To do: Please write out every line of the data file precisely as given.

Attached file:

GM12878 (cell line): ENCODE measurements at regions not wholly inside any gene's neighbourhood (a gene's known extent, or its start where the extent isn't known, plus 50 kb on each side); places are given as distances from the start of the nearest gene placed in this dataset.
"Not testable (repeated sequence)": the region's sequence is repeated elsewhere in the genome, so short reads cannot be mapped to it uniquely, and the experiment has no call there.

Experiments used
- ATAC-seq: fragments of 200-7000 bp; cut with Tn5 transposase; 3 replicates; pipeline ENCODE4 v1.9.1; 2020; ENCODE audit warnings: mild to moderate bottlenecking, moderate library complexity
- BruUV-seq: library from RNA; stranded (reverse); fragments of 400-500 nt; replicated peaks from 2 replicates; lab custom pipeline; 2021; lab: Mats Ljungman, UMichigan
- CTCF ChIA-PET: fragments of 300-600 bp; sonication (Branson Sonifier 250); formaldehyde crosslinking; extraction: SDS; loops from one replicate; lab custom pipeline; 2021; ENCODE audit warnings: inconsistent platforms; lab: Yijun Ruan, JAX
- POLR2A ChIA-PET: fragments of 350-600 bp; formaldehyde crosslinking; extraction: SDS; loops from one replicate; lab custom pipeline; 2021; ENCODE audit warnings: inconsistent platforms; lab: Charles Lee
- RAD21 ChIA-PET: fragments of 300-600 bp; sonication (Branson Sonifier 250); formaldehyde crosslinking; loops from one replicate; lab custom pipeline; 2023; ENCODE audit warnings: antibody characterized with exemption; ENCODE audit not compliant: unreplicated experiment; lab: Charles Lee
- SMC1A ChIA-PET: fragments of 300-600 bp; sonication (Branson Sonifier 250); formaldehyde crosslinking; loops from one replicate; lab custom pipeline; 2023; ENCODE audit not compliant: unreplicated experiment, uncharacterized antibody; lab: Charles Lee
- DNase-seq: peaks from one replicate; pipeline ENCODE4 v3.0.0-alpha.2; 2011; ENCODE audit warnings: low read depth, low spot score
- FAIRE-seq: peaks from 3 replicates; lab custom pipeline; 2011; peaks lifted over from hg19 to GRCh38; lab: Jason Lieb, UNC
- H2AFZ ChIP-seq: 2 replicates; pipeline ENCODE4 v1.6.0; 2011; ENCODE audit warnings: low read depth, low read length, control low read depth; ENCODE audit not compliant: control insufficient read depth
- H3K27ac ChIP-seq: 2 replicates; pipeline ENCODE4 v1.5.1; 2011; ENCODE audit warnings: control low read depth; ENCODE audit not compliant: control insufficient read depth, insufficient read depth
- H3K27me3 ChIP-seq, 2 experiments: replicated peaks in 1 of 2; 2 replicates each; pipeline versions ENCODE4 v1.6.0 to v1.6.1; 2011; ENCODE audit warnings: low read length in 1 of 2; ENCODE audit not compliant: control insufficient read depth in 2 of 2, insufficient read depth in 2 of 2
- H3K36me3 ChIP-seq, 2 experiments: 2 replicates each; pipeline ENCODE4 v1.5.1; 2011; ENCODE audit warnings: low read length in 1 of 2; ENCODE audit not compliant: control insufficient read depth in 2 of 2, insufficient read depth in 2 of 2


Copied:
GM12878 (cell line): ENCODE measurements at regions not wholly inside any gene's neighbourhood (a gene's known extent, or its start where the extent isn't known, plus 50 kb on each side); places are given as distances from the start of the nearest gene placed in this dataset.
"Not testable (repeated sequence)": the region's sequence is repeated elsewhere in the genome, so short reads cannot be mapped to it uniquely, and the experiment has no call there.

Experiments used
- ATAC-seq: fragments of 200-7000 bp; cut with Tn5 transposase; 3 replicates; pipeline ENCODE4 v1.9.1; 2020; ENCODE audit warnings: mild to moderate bottlenecking, moderate library complexity
- BruUV-seq: library from RNA; stranded (reverse); fragments of 400-500 nt; replicated peaks from 2 replicates; lab custom pipeline; 2021; lab: Mats Ljungman, UMichigan
- CTCF ChIA-PET: fragments of 300-600 bp; sonication (Branson Sonifier 250); formaldehyde crosslinking; extraction: SDS; loops from one replicate; lab custom pipeline; 2021; ENCODE audit warnings: inconsistent platforms; lab: Yijun Ruan, JAX
- POLR2A ChIA-PET: fragments of 350-600 bp; formaldehyde crosslinking; extraction: SDS; loops from one replicate; lab custom pipeline; 2021; ENCODE audit warnings: inconsistent platforms; lab: Charles Lee
- RAD21 ChIA-PET: fragments of 300-600 bp; sonication (Branson Sonifier 250); formaldehyde crosslinking; loops from one replicate; lab custom pipeline; 2023; ENCODE audit warnings: antibody characterized with exemption; ENCODE audit not compliant: unreplicated experiment; lab: Charles Lee
- SMC1A ChIA-PET: fragments of 300-600 bp; sonication (Branson Sonifier 250); formaldehyde crosslinking; loops from one replicate; lab custom pipeline; 2023; ENCODE audit not compliant: unreplicated experiment, uncharacterized antibody; lab: Charles Lee
- DNase-seq: peaks from one replicate; pipeline ENCODE4 v3.0.0-alpha.2; 2011; ENCODE audit warnings: low read depth, low spot score
- FAIRE-seq: peaks from 3 replicates; lab custom pipeline; 2011; peaks lifted over from hg19 to GRCh38; lab: Jason Lieb, UNC
- H2AFZ ChIP-seq: 2 replicates; pipeline ENCODE4 v1.6.0; 2011; ENCODE audit warnings: low read depth, low read length, control low read depth; ENCODE audit not compliant: control insufficient read depth
- H3K27ac ChIP-seq: 2 replicates; pipeline ENCODE4 v1.5.1; 2011; ENCODE audit warnings: control low read depth; ENCODE audit not compliant: control insufficient read depth, insufficient read depth
- H3K27me3 ChIP-seq, 2 experiments: replicated peaks in 1 of 2; 2 replicates each; pipeline versions ENCODE4 v1.6.0 to v1.6.1; 2011; ENCODE audit warnings: low read length in 1 of 2; ENCODE audit not compliant: control insufficient read depth in 2 of 2, insufficient read depth in 2 of 2
- H3K36me3 ChIP-seq, 2 experiments: 2 replicates each; pipeline ENCODE4 v1.5.1; 2011; ENCODE audit warnings: low read length in 1 of 2; ENCODE audit not compliant: control insufficient read depth in 2 of 2, insufficient read depth in 2 of 2